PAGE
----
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36.  As explained in the Definitions Release, the “major security-based swap participant” definition uses terms—particularly “systemically important,” “significantly impact the financial system,” and “create substantial counterparty exposure”—that denote a focus on entities that pose a high degree of risk through their security-based swap activities. In addition, the link between the “major participant” definition and risk was highlighted during the Congressional debate on the statute. See 156 Cong. Rec. S5907 (daily ed. July 15, 2010) (dialogue between Senators Hagen and Lincoln, discussing how the goal of the major participant definition was to “focus on risk factors that contributed to the recent financial crisis, such as excessive leverage, under-collateralization of swap positions, and a lack of information about the aggregate size of positions”).

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37.  In particular, under Section 15F of the Exchange Act, SBS Dealers and Major SBS Participants generally are subject to the same types of margin, capital, business conduct and certain other requirements, unless an exclusion applies. In this way, the statute applies comprehensive regulation to entities (i.e., Major SBS Participants) whose security-based swap activities do not cause them to be dealers, but nonetheless could pose a high degree of risk to the U.S. financial system generally. See Public Law 111-203, 124 Stat. 1376, 1785-1796 (to be codified at 15 U.S.C. 78o-10).

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38.  See Section I.C.4, infra.

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39.  There are exceptions to this principle. We are proposing that all SBS Entities be required to determine if a counterparty is a special entity. In addition, Section 3C(g)(5) of the Exchange Act creates certain rights with respect to clearing for counterparties entering into security-based swaps with SBS Entities but does not require disclosure. We are proposing a rule that would require an SBS Entity to disclose to a counterparty certain information relating to these rights. See Public Law 111-203, 124 Stat. 1376, 1766-1767 (to be codified at 15 U.S.C. 78c-3(g)(5)). The proposed rule is intended to further the purposes of the Dodd-Frank Act to ensure that, wherever possible and appropriate, derivatives contracts formerly traded exclusively in the OTC market are cleared through a regulated clearing agency.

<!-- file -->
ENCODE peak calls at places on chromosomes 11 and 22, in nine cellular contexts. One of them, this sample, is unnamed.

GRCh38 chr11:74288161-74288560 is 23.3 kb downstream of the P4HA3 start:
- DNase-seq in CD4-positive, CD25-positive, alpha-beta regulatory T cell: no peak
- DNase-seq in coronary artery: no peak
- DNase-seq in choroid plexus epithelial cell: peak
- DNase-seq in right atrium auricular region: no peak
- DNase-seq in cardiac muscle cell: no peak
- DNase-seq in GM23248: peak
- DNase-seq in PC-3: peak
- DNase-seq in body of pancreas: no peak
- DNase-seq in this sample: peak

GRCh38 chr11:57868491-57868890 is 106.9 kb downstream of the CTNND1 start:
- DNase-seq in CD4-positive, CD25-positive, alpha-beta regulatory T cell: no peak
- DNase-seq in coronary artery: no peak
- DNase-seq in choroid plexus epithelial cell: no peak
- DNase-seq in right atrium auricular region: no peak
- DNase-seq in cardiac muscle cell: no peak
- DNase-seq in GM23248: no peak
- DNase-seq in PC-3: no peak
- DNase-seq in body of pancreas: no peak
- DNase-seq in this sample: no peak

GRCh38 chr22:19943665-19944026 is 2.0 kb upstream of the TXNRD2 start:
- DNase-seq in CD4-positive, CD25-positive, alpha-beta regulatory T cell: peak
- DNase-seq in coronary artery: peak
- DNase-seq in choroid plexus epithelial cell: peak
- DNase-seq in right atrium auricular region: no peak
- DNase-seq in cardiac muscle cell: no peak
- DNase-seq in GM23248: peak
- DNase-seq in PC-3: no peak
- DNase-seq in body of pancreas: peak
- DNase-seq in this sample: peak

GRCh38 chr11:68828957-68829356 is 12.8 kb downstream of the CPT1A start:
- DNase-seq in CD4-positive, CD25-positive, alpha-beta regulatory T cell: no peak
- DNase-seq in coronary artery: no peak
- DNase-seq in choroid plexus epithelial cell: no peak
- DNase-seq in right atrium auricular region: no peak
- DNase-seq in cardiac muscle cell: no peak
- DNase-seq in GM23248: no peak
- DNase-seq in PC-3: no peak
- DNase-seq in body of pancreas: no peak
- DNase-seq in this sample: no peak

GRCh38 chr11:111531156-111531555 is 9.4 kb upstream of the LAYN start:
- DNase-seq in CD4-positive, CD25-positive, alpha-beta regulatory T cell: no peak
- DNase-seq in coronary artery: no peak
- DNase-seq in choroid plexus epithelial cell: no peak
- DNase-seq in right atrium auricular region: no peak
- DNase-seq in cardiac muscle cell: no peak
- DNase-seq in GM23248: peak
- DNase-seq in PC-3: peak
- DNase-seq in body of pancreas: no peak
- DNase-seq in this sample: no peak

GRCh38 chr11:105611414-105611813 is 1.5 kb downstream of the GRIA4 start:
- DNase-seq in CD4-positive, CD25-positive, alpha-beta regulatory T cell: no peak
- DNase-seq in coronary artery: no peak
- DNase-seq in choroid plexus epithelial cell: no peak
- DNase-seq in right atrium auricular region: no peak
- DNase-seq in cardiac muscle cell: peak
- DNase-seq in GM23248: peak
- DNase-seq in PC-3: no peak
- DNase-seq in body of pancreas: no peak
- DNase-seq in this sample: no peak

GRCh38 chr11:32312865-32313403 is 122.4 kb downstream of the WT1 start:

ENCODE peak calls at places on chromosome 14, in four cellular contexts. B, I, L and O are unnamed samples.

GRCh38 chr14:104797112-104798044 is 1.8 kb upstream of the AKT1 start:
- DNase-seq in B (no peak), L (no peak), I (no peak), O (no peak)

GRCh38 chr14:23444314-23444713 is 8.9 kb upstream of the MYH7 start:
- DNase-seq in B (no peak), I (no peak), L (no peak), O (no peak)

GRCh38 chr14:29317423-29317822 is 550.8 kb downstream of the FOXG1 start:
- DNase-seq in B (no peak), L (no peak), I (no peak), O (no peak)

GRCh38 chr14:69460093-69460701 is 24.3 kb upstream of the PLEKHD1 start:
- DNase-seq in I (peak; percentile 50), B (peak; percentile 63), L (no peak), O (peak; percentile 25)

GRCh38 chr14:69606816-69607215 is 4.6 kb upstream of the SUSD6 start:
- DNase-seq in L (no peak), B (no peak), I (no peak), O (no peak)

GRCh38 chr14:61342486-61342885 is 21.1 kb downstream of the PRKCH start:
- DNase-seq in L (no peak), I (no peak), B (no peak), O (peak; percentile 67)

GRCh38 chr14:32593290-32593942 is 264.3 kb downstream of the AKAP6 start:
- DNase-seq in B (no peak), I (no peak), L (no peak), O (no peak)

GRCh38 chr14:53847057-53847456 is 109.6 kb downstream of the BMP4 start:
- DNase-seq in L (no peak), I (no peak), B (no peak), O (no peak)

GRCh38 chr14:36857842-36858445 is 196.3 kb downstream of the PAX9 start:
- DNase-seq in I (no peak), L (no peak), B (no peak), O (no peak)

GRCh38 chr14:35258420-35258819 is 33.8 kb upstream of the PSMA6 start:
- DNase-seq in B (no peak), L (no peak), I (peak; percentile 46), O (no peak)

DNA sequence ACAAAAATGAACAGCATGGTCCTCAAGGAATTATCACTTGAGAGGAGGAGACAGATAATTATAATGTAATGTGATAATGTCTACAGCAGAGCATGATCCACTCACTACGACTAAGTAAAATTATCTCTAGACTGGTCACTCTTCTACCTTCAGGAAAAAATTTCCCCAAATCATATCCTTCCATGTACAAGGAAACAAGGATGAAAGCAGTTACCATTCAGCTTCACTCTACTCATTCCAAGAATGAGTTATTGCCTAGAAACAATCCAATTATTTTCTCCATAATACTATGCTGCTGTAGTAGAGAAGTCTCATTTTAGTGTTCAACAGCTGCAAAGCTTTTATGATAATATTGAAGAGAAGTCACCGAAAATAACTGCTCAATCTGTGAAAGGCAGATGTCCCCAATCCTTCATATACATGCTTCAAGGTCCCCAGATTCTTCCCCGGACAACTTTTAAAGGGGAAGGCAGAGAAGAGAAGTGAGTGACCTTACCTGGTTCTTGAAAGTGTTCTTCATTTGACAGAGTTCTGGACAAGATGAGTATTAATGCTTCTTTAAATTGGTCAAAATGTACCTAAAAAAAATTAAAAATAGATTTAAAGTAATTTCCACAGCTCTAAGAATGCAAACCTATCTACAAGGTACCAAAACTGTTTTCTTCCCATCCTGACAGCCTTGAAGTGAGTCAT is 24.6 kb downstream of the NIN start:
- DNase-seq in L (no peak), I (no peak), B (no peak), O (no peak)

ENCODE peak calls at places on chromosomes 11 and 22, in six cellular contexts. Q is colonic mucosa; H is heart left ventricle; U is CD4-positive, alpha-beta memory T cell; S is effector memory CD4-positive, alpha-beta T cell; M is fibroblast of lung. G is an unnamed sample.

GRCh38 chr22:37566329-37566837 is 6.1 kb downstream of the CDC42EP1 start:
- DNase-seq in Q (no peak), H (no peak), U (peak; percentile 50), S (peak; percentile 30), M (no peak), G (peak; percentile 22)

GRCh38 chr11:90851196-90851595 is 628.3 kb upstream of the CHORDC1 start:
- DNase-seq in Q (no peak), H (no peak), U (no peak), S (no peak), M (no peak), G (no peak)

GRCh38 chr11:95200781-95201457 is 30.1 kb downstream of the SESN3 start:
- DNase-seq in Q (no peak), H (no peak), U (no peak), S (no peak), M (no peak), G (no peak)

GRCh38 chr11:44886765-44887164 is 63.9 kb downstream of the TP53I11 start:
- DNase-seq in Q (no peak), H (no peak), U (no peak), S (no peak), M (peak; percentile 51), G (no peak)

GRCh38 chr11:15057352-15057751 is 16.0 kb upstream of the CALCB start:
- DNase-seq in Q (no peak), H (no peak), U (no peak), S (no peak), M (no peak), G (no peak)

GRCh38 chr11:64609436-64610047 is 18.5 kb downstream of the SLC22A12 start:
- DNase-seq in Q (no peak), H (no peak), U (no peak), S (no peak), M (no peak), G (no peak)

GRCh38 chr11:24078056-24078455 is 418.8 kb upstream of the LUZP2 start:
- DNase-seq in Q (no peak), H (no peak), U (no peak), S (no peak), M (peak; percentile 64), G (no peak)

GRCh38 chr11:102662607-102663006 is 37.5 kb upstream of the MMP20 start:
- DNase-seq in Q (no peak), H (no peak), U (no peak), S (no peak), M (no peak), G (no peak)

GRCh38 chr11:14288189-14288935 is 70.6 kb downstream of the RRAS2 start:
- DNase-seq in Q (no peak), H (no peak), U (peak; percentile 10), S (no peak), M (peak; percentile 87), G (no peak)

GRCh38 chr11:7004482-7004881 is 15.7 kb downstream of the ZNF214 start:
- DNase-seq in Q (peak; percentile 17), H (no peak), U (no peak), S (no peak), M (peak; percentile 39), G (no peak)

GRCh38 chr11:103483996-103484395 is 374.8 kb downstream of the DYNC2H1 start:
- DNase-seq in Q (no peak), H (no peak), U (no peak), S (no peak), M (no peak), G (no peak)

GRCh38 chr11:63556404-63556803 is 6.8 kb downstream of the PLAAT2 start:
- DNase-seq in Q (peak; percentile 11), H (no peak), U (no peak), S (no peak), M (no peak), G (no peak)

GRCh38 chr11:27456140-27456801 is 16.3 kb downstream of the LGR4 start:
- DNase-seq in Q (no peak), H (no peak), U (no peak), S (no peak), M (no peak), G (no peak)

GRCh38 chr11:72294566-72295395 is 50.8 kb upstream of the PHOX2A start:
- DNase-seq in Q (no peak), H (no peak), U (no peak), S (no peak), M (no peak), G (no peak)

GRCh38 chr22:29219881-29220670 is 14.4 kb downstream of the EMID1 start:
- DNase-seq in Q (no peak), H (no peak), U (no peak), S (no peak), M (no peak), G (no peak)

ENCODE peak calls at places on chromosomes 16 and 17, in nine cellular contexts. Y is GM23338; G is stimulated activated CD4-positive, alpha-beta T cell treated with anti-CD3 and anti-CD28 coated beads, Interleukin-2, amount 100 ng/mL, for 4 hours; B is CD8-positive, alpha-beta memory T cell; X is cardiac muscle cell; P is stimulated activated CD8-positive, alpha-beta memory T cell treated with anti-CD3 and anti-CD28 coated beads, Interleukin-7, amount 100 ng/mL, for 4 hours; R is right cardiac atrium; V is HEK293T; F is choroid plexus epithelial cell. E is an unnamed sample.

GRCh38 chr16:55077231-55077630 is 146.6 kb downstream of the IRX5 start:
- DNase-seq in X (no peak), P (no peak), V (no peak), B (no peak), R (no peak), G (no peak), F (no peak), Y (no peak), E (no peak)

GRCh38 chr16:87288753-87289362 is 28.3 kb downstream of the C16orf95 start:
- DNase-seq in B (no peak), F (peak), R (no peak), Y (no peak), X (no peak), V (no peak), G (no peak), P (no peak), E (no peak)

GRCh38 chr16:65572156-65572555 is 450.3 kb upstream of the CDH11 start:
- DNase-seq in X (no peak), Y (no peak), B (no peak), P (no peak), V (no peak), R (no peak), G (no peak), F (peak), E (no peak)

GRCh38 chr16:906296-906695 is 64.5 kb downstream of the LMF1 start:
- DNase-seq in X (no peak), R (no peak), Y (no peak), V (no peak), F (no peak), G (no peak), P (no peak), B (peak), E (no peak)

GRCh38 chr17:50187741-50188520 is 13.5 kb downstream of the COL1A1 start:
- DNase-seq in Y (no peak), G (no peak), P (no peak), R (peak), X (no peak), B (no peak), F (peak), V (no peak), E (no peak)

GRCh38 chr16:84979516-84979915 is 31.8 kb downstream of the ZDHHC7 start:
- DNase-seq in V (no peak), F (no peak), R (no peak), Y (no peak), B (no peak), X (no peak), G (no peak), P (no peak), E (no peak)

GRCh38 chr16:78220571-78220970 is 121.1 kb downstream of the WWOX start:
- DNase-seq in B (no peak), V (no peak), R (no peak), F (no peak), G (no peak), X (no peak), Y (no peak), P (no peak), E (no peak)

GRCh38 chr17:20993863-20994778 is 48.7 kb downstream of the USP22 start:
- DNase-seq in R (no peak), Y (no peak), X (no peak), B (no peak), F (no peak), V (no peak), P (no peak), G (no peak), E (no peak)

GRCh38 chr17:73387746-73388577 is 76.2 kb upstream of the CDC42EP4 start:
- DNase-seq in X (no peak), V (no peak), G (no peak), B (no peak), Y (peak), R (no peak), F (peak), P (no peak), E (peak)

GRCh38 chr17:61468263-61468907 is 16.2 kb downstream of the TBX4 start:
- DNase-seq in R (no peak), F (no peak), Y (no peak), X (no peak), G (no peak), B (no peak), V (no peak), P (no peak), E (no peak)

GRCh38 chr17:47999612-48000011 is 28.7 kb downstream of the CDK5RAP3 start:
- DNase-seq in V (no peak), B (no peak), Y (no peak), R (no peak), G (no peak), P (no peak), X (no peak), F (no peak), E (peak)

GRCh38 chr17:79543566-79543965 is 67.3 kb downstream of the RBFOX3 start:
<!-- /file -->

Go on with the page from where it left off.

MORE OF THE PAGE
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40.  As explained by one commenter:

“Swaps permit [pension] plans to hedge against market fluctuations, interest rate changes, and other factors that create volatility and uncertainty with respect to plan funding. Swaps also help plans rebalance their investment portfolios, diversify their investments, and gain exposure to particular asset classes without direct investments. By helping to protect plan assets as part of a prudent long-term investment strategy, swaps benefit the millions of participants who rely on these plans for retirement income, health care, and other important benefits.”

Letter from Mark J. Ugoretz, President and CEO, The ERISA Industry Committee to David A. Stawick, Secretary, CFTC (Feb. 22, 2011).